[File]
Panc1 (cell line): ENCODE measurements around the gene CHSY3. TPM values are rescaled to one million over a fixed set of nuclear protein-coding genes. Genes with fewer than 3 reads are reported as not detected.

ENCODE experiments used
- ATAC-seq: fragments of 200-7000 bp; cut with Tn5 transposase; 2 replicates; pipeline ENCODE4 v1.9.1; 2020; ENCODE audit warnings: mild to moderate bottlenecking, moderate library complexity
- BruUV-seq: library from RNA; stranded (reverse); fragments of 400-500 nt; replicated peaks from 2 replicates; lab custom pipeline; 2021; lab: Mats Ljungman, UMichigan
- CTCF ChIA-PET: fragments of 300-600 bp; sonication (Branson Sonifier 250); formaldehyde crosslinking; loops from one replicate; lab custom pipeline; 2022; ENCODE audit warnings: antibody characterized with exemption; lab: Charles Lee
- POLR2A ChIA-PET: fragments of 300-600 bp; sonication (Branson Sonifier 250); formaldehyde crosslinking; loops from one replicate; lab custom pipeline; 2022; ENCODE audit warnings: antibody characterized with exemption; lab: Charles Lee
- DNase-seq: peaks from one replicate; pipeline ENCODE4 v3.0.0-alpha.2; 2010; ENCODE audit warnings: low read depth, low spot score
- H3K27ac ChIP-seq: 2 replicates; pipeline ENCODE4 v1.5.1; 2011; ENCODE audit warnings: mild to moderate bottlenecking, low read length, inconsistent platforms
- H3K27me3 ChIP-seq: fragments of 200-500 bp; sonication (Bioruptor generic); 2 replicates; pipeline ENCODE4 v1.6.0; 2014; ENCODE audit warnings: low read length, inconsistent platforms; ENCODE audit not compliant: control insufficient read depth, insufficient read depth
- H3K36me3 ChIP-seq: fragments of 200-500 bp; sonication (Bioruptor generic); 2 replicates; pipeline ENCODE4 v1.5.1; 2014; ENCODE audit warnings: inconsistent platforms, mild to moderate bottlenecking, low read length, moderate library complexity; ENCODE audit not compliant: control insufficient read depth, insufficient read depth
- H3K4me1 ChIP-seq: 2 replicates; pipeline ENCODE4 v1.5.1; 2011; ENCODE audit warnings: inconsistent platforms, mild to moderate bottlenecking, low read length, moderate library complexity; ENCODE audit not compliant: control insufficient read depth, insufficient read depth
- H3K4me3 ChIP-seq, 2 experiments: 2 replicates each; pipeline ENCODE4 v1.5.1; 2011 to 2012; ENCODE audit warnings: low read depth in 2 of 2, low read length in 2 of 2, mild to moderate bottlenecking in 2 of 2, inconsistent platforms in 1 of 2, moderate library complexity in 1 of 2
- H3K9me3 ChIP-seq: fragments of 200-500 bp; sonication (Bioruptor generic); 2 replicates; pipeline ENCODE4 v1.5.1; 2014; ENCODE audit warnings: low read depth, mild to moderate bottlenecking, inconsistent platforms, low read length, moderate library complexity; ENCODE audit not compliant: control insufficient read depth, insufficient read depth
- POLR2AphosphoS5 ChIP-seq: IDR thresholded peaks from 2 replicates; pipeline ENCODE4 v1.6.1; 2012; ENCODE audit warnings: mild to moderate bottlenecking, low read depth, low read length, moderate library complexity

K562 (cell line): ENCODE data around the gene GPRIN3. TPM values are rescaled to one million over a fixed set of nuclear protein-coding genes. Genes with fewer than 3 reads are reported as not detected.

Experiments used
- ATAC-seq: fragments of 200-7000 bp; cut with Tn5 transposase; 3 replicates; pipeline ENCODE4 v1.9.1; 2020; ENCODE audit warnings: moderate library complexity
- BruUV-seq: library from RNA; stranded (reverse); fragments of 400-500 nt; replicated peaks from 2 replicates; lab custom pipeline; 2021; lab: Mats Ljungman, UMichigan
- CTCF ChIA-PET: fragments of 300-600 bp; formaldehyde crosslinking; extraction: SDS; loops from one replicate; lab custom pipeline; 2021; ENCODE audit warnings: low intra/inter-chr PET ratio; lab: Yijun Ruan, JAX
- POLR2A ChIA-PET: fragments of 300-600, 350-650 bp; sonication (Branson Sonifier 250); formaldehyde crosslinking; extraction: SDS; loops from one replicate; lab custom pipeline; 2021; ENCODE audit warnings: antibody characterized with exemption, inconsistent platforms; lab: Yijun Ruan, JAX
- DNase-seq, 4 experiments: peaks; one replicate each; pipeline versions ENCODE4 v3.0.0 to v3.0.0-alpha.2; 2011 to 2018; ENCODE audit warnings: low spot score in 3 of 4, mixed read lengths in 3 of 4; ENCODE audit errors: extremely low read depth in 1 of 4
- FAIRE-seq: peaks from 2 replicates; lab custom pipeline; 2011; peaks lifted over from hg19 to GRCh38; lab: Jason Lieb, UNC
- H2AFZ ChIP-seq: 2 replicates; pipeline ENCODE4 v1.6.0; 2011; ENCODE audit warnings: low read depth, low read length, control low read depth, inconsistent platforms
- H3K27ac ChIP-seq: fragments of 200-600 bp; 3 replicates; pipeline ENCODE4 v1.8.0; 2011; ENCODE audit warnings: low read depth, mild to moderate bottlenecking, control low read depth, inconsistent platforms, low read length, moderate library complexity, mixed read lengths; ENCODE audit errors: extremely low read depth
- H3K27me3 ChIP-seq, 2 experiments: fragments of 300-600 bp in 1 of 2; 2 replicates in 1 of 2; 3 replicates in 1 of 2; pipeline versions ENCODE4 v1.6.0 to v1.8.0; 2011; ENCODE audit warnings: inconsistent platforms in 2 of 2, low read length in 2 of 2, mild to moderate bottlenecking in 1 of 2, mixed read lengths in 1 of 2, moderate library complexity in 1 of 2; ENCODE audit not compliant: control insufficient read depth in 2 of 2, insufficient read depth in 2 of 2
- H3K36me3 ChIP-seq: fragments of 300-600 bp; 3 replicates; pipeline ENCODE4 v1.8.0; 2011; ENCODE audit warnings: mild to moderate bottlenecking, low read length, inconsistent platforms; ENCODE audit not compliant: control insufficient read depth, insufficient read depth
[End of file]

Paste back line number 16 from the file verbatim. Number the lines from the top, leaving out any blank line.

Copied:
Experiments used